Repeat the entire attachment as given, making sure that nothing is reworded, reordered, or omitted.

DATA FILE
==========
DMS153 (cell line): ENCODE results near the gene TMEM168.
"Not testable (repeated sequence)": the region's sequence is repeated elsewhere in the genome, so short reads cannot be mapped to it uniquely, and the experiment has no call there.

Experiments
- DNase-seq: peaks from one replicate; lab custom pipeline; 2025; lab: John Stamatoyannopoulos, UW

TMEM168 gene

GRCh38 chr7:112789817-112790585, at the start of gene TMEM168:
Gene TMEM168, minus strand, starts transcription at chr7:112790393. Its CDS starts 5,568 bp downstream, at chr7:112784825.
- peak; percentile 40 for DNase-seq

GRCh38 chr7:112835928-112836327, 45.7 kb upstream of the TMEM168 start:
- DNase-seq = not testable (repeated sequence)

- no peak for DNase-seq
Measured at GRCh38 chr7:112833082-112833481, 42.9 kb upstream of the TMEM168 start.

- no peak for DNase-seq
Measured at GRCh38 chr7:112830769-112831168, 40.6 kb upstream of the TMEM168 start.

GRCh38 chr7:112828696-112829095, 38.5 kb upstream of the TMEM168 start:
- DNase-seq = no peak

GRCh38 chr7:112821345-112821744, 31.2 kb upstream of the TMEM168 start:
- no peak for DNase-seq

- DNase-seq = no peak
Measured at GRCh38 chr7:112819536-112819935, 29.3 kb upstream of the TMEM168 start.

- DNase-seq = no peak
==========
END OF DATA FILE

DMS153 (cell line): ENCODE results near the gene TMEM168.
"Not testable (repeated sequence)": the region's sequence is repeated elsewhere in the genome, so short reads cannot be mapped to it uniquely, and the experiment has no call there.

Experiments
- DNase-seq: peaks from one replicate; lab custom pipeline; 2025; lab: John Stamatoyannopoulos, UW

TMEM168 gene

GRCh38 chr7:112789817-112790585, at the start of gene TMEM168:
Gene TMEM168, minus strand, starts transcription at chr7:112790393. Its CDS starts 5,568 bp downstream, at chr7:112784825.
- peak; percentile 40 for DNase-seq

GRCh38 chr7:112835928-112836327, 45.7 kb upstream of the TMEM168 start:
- DNase-seq = not testable (repeated sequence)

- no peak for DNase-seq
Measured at GRCh38 chr7:112833082-112833481, 42.9 kb upstream of the TMEM168 start.

- no peak for DNase-seq
Measured at GRCh38 chr7:112830769-112831168, 40.6 kb upstream of the TMEM168 start.

GRCh38 chr7:112828696-112829095, 38.5 kb upstream of the TMEM168 start:
- DNase-seq = no peak

GRCh38 chr7:112821345-112821744, 31.2 kb upstream of the TMEM168 start:
- no peak for DNase-seq

- DNase-seq = no peak
Measured at GRCh38 chr7:112819536-112819935, 29.3 kb upstream of the TMEM168 start.

- DNase-seq = no peak